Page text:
It’s a race known for pushing runners with the infamous elevation challenge of Heartbreak Hill between miles 20 and 21. Last year’s Boston Marathon winner on the men's side, Lelisa Desisa of Ethiopia completed the race with a time of two hours nine minutes and 17 seconds while Caroline Rotich of Kenya won the women’s side with a time of two hours 24 minutes and 55 seconds. Here’s how you can check the times and results of the world’s top runners plus family and friends who are taking on the 26.2 mile stretch.

The Boston Athletic Association, which organizes the race that dates back to 1897 (although women did not officially begin participating until 1972), will post official results and times on its website. You can follow runners along the course by using the Boston Marathon app that can be downloaded here.

The race begins at 8:50 a.m. EDT with the mobility-impaired participants. They are followed by the men’s push-rim wheelchair participants at 9:17 a.m. EDT and the women’s push-rim wheelchair participants at 9:19 a.m. EDT. Up next at 9:22 a.m. EDT are the handcyclers and then the elite women take off at 9:32 a.m. EDT. That means that shortly after 11 a.m. the winner of the women’s division will be announced.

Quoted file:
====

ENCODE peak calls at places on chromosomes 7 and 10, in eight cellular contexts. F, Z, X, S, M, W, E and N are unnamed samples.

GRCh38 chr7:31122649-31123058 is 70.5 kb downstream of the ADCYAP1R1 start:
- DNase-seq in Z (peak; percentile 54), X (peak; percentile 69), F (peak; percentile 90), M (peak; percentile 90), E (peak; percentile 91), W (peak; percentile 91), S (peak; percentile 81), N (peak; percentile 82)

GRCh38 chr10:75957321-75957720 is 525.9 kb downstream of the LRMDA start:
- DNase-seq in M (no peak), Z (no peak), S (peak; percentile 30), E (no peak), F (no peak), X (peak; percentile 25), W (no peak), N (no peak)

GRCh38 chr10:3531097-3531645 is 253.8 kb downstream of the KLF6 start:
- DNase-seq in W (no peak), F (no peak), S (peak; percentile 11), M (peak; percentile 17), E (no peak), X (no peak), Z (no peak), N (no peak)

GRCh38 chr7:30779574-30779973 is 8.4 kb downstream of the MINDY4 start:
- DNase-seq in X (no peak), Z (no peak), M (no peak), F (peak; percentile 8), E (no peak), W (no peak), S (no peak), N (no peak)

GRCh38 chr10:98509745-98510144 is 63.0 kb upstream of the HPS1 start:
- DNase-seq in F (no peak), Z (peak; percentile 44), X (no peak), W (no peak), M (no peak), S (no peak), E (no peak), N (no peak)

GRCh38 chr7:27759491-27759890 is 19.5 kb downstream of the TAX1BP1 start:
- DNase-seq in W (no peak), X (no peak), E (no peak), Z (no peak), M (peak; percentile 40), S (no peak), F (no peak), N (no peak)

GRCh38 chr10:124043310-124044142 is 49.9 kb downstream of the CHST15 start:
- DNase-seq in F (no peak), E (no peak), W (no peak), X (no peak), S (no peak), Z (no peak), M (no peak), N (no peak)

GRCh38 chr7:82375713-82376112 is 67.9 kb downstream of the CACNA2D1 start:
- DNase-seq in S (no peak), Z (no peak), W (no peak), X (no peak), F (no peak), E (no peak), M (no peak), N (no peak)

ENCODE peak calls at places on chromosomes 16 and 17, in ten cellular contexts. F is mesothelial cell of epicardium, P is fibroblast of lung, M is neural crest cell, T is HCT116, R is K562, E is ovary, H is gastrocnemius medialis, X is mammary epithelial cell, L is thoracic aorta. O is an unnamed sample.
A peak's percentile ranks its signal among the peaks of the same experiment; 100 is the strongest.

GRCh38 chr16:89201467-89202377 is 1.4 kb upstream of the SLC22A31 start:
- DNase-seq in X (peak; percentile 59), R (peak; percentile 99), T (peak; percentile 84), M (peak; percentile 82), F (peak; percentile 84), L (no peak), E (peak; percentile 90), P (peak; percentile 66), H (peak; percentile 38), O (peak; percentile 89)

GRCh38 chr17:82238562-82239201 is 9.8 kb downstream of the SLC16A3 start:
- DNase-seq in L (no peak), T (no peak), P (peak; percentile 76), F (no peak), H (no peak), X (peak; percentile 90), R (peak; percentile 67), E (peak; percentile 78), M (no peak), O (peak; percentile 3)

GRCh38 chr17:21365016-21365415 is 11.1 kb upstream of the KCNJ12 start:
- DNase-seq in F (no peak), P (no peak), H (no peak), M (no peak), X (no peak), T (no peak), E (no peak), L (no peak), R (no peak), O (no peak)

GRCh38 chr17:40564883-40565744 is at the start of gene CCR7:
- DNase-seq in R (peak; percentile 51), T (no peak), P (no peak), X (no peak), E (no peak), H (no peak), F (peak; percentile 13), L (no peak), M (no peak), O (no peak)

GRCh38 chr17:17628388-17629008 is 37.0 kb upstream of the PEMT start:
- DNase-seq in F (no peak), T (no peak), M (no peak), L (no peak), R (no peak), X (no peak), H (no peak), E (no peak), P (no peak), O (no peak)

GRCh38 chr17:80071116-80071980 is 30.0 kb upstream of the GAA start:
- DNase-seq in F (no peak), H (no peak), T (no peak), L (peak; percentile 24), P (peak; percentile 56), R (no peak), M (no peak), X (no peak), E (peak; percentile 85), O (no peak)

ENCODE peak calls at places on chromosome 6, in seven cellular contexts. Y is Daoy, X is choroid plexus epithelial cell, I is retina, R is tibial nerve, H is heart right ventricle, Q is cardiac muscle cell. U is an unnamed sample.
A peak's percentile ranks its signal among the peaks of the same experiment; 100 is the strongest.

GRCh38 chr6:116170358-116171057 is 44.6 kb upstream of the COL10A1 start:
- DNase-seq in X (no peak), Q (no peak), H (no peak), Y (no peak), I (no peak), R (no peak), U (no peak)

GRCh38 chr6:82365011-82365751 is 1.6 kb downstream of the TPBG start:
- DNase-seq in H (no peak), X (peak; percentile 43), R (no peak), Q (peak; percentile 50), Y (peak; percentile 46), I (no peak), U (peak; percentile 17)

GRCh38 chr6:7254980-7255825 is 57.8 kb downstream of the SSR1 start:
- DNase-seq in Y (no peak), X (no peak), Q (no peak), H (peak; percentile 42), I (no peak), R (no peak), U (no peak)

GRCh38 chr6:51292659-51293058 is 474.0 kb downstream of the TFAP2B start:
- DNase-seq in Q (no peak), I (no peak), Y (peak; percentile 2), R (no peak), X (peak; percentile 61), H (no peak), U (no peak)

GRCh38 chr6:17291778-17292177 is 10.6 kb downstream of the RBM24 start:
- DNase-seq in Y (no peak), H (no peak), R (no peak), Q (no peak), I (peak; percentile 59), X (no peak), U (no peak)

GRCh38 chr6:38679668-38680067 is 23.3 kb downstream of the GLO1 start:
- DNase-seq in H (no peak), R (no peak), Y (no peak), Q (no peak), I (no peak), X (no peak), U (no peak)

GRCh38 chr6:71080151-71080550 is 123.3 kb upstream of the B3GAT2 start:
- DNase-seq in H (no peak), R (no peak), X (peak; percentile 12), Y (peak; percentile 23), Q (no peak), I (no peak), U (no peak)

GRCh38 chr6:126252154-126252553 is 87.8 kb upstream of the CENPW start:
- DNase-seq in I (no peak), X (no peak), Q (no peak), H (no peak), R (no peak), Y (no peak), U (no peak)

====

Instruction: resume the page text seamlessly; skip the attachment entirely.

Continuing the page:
The elite men and the first wave take off at 10 a.m. EDT meaning the men’s division winner should be announced around noon. Waves two, three and four take off every 25 minutes after the first wave. The final finish line crossers will complete the race in the late afternoon with runners averaging finish times between three to five hours.

Approximately 30,000 runners are participating in this year’s marathon. To qualify for the race, you must already be a strong runner. The qualifying time for the 18 to 34 age group for men is three hours and five minutes and for women it is three hours and 35 minutes. You must be at least 18 years old to participate in the Boston Marathon with participants over 80 years old running the long haul.